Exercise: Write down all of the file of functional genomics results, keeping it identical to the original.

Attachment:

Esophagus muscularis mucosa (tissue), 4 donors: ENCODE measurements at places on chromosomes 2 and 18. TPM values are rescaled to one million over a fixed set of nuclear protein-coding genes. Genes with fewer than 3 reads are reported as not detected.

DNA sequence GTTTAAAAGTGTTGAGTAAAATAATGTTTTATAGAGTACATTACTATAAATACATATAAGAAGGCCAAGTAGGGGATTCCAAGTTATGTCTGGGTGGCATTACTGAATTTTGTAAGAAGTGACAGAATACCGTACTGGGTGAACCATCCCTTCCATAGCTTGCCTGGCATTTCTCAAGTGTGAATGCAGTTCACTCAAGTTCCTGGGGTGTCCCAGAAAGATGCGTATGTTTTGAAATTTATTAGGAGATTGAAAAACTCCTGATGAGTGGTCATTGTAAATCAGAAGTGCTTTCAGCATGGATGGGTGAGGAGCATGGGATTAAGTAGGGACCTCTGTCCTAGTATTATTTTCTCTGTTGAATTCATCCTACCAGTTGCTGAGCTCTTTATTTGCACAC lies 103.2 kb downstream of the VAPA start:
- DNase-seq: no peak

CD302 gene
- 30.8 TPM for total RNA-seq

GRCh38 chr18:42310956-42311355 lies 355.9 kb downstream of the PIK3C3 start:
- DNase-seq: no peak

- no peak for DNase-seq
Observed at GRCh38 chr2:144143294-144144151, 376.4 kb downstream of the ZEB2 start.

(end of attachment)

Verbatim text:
Esophagus muscularis mucosa (tissue), 4 donors: ENCODE measurements at places on chromosomes 2 and 18. TPM values are rescaled to one million over a fixed set of nuclear protein-coding genes. Genes with fewer than 3 reads are reported as not detected.

DNA sequence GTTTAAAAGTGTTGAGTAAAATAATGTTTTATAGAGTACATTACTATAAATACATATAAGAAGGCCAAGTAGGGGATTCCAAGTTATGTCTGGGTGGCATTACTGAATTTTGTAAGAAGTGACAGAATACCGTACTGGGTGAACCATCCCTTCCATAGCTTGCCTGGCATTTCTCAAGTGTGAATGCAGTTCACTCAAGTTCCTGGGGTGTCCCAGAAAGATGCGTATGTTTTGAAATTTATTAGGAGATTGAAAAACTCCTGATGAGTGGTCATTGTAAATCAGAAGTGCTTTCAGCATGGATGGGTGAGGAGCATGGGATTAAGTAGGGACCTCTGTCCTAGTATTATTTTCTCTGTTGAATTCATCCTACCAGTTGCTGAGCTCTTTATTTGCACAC lies 103.2 kb downstream of the VAPA start:
- DNase-seq: no peak

CD302 gene
- 30.8 TPM for total RNA-seq

GRCh38 chr18:42310956-42311355 lies 355.9 kb downstream of the PIK3C3 start:
- DNase-seq: no peak

- no peak for DNase-seq
Observed at GRCh38 chr2:144143294-144144151, 376.4 kb downstream of the ZEB2 start.